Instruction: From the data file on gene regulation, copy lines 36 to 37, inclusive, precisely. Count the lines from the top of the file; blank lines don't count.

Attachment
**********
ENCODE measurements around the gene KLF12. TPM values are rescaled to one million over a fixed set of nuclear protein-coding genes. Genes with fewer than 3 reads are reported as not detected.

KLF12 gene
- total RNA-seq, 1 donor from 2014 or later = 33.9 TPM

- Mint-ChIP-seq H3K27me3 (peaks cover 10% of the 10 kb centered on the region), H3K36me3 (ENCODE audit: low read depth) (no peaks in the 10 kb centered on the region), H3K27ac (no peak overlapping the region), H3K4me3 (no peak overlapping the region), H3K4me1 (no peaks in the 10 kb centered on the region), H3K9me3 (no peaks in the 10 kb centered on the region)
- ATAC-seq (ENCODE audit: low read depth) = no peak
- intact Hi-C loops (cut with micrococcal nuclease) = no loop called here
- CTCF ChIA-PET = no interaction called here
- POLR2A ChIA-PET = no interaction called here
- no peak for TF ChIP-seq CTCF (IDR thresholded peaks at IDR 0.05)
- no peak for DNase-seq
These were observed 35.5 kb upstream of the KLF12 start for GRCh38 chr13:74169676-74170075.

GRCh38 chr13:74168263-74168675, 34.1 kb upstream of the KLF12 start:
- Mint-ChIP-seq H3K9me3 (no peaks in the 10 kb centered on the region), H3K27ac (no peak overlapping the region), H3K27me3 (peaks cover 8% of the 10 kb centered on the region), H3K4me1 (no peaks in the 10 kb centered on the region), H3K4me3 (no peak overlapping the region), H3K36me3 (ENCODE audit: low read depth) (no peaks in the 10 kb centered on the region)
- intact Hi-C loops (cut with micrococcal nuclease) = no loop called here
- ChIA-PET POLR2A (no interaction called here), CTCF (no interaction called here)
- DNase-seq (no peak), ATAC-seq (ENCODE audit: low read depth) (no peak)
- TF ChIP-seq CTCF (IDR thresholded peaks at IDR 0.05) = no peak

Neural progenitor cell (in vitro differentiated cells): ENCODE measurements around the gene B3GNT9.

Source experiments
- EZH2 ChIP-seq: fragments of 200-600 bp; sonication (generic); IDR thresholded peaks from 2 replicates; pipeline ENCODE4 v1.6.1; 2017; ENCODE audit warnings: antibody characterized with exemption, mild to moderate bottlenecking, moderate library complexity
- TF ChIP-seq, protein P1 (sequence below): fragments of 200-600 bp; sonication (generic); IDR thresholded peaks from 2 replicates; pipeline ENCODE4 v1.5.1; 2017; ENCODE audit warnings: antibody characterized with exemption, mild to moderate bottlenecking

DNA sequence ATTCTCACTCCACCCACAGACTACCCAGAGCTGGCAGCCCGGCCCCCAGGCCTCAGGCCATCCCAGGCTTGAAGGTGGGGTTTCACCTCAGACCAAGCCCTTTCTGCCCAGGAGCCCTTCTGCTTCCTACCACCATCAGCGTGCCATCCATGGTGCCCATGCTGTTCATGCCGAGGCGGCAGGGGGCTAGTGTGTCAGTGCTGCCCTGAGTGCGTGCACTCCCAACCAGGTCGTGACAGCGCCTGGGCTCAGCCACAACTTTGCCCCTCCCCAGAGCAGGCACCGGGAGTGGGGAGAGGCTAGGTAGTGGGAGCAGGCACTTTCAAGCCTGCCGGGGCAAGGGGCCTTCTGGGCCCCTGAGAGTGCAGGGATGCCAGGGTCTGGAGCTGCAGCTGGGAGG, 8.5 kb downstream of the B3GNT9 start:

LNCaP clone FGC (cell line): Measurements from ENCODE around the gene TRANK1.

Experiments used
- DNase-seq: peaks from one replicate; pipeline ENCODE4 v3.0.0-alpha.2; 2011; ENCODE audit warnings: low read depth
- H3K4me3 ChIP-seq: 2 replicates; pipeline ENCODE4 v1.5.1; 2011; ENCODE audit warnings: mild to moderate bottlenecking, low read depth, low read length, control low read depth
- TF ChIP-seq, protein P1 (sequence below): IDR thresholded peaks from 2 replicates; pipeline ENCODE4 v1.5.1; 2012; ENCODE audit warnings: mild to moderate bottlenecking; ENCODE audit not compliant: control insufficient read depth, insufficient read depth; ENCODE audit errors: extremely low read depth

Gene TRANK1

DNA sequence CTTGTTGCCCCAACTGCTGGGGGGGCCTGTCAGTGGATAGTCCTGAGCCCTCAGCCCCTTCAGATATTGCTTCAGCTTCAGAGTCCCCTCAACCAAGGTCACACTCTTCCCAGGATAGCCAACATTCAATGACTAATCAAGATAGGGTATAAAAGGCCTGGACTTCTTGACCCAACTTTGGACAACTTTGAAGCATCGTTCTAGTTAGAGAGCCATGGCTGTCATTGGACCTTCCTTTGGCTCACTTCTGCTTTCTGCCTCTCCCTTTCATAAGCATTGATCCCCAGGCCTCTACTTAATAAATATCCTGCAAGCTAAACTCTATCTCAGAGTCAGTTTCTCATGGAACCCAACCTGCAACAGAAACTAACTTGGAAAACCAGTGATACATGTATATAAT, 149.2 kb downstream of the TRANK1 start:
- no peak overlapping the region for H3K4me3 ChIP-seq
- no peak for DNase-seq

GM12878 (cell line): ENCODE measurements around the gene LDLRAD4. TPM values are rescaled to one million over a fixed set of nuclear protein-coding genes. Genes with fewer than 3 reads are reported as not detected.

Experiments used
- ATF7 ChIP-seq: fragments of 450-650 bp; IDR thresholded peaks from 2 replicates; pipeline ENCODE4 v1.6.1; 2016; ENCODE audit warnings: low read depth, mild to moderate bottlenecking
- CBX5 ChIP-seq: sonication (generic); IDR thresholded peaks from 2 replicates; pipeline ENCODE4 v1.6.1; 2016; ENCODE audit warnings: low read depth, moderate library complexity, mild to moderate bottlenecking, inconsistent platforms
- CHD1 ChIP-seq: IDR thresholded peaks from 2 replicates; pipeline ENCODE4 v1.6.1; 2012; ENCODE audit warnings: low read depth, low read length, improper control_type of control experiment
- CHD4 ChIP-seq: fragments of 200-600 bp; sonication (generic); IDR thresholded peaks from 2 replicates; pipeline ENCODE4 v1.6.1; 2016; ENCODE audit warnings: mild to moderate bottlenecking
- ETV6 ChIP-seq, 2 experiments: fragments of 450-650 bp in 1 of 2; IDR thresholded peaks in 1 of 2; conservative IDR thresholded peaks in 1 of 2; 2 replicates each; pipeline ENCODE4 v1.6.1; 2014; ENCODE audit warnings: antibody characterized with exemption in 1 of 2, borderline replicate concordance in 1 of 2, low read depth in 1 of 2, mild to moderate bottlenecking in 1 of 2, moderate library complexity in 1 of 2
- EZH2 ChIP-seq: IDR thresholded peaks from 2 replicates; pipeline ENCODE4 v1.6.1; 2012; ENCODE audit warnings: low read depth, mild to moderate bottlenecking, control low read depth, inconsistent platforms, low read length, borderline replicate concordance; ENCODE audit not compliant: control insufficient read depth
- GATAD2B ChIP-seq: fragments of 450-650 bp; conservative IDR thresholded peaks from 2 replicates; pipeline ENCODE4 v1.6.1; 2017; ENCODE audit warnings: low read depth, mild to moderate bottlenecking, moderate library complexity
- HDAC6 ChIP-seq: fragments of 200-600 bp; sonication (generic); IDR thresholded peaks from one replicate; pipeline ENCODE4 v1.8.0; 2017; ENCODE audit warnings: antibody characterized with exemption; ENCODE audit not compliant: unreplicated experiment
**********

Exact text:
- CHD1 ChIP-seq: IDR thresholded peaks from 2 replicates; pipeline ENCODE4 v1.6.1; 2012; ENCODE audit warnings: low read depth, low read length, improper control_type of control experiment
- CHD4 ChIP-seq: fragments of 200-600 bp; sonication (generic); IDR thresholded peaks from 2 replicates; pipeline ENCODE4 v1.6.1; 2016; ENCODE audit warnings: mild to moderate bottlenecking